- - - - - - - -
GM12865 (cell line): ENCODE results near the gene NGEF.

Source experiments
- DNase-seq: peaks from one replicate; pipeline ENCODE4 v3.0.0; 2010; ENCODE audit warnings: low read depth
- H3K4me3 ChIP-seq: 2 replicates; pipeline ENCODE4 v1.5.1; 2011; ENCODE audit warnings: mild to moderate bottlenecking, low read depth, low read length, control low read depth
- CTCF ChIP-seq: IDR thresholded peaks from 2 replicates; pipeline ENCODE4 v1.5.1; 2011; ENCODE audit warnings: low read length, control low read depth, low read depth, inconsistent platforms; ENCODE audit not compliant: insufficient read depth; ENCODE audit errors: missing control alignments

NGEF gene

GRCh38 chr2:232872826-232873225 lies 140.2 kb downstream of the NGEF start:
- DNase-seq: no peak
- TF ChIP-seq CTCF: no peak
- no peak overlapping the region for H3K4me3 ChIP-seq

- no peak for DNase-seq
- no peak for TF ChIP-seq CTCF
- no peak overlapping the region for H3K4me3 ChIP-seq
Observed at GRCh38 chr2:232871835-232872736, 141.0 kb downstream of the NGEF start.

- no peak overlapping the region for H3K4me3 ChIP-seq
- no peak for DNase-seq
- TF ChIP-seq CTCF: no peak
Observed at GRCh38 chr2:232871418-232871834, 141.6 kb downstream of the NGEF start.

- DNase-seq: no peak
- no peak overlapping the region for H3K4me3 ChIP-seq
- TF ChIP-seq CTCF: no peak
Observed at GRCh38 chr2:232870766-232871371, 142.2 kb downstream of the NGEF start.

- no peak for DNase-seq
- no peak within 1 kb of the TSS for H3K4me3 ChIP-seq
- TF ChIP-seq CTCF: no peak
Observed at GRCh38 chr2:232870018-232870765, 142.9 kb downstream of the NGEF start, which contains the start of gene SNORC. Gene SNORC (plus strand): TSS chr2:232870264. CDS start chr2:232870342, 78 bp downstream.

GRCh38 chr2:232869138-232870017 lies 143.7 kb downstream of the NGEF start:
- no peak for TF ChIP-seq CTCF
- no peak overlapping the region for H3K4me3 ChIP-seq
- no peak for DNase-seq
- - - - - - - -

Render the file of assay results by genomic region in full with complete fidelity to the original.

GM12865 (cell line): ENCODE results near the gene NGEF.

Source experiments
- DNase-seq: peaks from one replicate; pipeline ENCODE4 v3.0.0; 2010; ENCODE audit warnings: low read depth
- H3K4me3 ChIP-seq: 2 replicates; pipeline ENCODE4 v1.5.1; 2011; ENCODE audit warnings: mild to moderate bottlenecking, low read depth, low read length, control low read depth
- CTCF ChIP-seq: IDR thresholded peaks from 2 replicates; pipeline ENCODE4 v1.5.1; 2011; ENCODE audit warnings: low read length, control low read depth, low read depth, inconsistent platforms; ENCODE audit not compliant: insufficient read depth; ENCODE audit errors: missing control alignments

NGEF gene

GRCh38 chr2:232872826-232873225 lies 140.2 kb downstream of the NGEF start:
- DNase-seq: no peak
- TF ChIP-seq CTCF: no peak
- no peak overlapping the region for H3K4me3 ChIP-seq

- no peak for DNase-seq
- no peak for TF ChIP-seq CTCF
- no peak overlapping the region for H3K4me3 ChIP-seq
Observed at GRCh38 chr2:232871835-232872736, 141.0 kb downstream of the NGEF start.

- no peak overlapping the region for H3K4me3 ChIP-seq
- no peak for DNase-seq
- TF ChIP-seq CTCF: no peak
Observed at GRCh38 chr2:232871418-232871834, 141.6 kb downstream of the NGEF start.

- DNase-seq: no peak
- no peak overlapping the region for H3K4me3 ChIP-seq
- TF ChIP-seq CTCF: no peak
Observed at GRCh38 chr2:232870766-232871371, 142.2 kb downstream of the NGEF start.

- no peak for DNase-seq
- no peak within 1 kb of the TSS for H3K4me3 ChIP-seq
- TF ChIP-seq CTCF: no peak
Observed at GRCh38 chr2:232870018-232870765, 142.9 kb downstream of the NGEF start, which contains the start of gene SNORC. Gene SNORC (plus strand): TSS chr2:232870264. CDS start chr2:232870342, 78 bp downstream.

GRCh38 chr2:232869138-232870017 lies 143.7 kb downstream of the NGEF start:
- no peak for TF ChIP-seq CTCF
- no peak overlapping the region for H3K4me3 ChIP-seq
- no peak for DNase-seq